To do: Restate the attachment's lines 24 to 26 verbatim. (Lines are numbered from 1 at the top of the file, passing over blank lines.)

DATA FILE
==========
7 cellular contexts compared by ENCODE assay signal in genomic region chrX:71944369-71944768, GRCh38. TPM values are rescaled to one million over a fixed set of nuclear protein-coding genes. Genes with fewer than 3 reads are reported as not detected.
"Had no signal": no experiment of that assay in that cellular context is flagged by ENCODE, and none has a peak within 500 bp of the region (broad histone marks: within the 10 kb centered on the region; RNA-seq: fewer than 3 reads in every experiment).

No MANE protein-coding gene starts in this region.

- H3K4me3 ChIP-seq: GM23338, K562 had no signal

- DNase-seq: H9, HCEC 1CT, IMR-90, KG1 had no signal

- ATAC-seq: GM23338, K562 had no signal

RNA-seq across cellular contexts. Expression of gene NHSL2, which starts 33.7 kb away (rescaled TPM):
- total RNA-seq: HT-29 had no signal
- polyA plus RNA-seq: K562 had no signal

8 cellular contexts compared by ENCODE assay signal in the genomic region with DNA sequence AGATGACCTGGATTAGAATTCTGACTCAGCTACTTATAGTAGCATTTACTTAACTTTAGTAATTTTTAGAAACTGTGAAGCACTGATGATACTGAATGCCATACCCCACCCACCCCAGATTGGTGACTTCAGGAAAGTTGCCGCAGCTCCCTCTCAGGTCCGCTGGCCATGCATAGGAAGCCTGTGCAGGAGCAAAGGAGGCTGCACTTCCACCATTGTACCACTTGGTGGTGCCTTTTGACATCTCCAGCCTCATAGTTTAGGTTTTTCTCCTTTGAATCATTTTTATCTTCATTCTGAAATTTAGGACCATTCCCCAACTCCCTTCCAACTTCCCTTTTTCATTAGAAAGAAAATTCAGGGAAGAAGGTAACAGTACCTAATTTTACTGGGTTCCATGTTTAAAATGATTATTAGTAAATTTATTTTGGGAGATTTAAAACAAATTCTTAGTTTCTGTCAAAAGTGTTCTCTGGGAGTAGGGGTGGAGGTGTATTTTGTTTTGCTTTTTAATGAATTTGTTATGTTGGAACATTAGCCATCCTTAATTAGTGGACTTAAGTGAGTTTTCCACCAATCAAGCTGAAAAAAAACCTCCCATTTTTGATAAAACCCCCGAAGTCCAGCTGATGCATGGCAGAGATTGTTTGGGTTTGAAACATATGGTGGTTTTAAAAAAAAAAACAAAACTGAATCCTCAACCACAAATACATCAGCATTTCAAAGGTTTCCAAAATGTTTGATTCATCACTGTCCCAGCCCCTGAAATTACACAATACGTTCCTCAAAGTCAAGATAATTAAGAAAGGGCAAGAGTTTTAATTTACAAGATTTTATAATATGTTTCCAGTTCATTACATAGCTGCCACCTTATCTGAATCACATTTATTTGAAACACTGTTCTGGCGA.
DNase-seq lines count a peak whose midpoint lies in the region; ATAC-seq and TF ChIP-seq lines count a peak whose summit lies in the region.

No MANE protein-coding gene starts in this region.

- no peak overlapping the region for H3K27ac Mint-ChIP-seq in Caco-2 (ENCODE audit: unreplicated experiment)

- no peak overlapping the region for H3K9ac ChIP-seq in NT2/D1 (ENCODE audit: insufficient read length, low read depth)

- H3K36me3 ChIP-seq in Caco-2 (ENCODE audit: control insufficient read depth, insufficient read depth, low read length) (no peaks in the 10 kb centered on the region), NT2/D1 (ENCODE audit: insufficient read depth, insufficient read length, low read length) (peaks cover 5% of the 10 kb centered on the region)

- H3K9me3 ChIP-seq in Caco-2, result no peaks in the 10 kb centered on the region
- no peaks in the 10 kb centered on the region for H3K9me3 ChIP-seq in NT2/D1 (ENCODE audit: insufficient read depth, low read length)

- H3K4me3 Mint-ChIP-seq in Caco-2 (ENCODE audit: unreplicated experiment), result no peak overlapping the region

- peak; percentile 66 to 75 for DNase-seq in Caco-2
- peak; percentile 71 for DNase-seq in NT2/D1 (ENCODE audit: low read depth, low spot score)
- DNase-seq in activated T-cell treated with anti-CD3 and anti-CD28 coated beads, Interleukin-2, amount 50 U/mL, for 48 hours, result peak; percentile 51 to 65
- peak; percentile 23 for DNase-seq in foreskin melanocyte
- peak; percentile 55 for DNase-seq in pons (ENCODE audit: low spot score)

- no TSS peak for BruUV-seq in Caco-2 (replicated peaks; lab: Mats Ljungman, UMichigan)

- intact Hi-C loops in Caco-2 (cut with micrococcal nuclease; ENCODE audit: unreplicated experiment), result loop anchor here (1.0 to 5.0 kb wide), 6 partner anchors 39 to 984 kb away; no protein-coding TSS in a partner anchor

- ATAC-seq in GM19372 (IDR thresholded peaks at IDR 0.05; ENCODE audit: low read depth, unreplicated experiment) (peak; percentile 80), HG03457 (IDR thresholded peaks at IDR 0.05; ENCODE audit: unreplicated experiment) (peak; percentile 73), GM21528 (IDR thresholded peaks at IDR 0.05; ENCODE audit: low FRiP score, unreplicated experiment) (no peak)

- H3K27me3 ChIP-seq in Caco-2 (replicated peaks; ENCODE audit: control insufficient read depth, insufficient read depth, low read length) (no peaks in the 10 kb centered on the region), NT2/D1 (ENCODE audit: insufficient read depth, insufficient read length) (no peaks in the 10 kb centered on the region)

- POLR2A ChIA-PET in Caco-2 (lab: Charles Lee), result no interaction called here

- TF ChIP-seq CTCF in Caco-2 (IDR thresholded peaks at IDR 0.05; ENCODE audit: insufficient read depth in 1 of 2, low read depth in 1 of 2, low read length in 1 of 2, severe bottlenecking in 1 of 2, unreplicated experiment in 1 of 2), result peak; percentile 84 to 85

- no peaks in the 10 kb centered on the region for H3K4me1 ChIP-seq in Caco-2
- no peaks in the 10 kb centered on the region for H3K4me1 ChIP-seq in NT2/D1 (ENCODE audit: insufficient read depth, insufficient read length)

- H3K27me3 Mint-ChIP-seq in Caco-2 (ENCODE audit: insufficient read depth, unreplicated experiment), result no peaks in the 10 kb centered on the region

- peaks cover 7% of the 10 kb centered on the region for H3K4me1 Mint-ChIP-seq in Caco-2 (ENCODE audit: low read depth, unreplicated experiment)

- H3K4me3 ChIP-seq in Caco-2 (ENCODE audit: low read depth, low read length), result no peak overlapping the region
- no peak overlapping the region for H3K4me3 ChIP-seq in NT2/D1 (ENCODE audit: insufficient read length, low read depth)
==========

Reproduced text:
- no TSS peak for BruUV-seq in Caco-2 (replicated peaks; lab: Mats Ljungman, UMichigan)

- intact Hi-C loops in Caco-2 (cut with micrococcal nuclease; ENCODE audit: unreplicated experiment), result loop anchor here (1.0 to 5.0 kb wide), 6 partner anchors 39 to 984 kb away; no protein-coding TSS in a partner anchor

- ATAC-seq in GM19372 (IDR thresholded peaks at IDR 0.05; ENCODE audit: low read depth, unreplicated experiment) (peak; percentile 80), HG03457 (IDR thresholded peaks at IDR 0.05; ENCODE audit: unreplicated experiment) (peak; percentile 73), GM21528 (IDR thresholded peaks at IDR 0.05; ENCODE audit: low FRiP score, unreplicated experiment) (no peak)